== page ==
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President Jacob Zuma delivers his State of the Nation Address (SONA) to a joint sitting of the National Assembly and the National Council of Provinces in Cape Town, South Africa February 9, 2017. REUTERS/Sumaya Hisham

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JOHANNESBURG (Reuters) - South African President Jacob Zuma said on Saturday that the state's anti-graft agency, the Special Investigating Unit (SIU), was owed almost 390 million rand ($30 million) by government departments and called on them to repay the debt.

Analysts often cite corruption and government waste as constraints to economic growth and poverty alleviation in Africa's most advanced economy.

Zuma, 74, has himself faced numerous allegations of corruption, which he has always denied. He has often said rooting it out is one his priorities.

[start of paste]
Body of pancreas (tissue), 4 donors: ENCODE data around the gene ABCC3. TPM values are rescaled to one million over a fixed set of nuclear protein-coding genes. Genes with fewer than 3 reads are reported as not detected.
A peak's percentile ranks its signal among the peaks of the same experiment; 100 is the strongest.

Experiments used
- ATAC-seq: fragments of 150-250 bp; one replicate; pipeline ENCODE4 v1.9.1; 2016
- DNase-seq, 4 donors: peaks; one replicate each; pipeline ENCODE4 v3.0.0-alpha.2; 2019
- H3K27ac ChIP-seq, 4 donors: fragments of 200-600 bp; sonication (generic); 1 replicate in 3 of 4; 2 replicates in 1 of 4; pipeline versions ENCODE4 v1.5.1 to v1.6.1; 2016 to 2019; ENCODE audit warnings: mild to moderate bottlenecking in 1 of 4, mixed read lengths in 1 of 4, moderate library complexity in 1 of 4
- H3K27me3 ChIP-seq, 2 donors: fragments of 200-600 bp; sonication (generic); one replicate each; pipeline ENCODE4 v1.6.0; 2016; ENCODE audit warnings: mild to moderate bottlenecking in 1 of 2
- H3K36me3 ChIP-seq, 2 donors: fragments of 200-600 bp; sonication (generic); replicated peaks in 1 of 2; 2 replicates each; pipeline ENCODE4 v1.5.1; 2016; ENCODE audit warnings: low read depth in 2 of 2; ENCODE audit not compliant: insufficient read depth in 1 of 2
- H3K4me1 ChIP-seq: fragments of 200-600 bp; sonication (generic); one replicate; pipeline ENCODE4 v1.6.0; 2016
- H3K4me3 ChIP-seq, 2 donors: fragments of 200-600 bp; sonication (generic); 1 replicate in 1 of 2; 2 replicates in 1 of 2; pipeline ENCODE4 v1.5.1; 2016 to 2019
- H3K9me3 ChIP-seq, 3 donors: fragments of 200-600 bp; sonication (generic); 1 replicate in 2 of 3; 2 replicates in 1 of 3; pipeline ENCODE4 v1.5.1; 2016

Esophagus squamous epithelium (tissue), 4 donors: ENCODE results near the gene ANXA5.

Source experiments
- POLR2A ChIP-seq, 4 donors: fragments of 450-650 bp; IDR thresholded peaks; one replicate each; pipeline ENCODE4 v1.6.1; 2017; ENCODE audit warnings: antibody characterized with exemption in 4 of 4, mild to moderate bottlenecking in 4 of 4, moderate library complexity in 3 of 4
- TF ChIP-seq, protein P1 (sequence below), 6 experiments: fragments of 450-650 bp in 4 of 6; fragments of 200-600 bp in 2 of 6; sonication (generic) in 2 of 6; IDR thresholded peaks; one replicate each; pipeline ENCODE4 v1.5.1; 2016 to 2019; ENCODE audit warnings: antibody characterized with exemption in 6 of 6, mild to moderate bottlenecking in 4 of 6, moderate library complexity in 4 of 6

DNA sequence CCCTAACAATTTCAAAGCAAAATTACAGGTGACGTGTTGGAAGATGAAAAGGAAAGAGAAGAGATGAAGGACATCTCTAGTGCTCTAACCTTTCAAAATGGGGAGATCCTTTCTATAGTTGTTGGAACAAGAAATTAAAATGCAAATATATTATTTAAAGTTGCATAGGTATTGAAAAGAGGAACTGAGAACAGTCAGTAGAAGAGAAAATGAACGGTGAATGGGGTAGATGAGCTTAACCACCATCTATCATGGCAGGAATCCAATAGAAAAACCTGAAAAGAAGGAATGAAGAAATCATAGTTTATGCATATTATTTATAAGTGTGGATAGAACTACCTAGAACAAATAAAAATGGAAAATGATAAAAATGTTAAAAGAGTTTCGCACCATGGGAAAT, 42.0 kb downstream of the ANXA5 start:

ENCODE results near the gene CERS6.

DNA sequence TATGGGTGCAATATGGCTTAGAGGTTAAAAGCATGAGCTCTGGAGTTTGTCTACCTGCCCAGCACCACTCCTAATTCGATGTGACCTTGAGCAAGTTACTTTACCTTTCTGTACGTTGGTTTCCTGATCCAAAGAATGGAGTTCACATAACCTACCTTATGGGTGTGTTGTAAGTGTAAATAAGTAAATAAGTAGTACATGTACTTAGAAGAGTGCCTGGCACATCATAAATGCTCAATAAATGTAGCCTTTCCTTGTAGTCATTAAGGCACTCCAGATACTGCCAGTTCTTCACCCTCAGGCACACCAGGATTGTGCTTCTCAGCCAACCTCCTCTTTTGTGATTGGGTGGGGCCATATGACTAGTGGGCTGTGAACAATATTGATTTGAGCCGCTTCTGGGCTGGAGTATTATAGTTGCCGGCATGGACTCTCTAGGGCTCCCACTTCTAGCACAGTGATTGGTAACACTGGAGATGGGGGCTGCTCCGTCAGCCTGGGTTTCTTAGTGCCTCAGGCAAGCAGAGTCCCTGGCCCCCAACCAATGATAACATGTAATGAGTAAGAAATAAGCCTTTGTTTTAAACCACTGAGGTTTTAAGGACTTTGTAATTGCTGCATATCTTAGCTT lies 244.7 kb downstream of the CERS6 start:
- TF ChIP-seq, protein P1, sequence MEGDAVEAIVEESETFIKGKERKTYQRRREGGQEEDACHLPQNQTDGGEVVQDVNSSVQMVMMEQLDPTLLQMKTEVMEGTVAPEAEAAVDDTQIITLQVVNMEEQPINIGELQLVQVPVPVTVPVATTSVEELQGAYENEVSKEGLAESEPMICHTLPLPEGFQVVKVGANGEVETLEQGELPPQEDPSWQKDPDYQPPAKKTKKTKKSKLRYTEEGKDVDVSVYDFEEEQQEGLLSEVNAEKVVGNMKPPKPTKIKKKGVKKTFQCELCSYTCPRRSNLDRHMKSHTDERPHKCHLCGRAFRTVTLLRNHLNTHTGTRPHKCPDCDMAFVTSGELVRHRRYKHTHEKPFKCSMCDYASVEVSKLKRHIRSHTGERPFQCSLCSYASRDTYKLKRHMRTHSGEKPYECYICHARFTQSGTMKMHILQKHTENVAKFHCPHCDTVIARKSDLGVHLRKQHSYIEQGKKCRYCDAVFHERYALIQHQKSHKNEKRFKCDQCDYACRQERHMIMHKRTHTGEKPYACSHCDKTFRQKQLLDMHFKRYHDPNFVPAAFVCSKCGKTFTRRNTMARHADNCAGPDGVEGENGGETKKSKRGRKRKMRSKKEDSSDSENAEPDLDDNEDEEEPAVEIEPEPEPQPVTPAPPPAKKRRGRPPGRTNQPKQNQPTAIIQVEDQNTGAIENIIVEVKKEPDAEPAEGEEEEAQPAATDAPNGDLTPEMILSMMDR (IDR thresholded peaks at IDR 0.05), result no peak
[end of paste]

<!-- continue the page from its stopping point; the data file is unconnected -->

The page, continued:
The money owed should be paid "without delay to enable the SIU to continue functioning optimally," the presidency said in a statement. It said SIU head Andy Mothibi, who was appointed last year, had informed Zuma of the debt during their first meeting on Friday.

No explanation was given as to why the debt accumulated or why it was now drawn to the president's attention. The SIU has a mandate to recover and prevent government financial losses caused by corruption, fraud or maladministration.

(Reporting by Ed Stoddard; editing by John Stonestreet)

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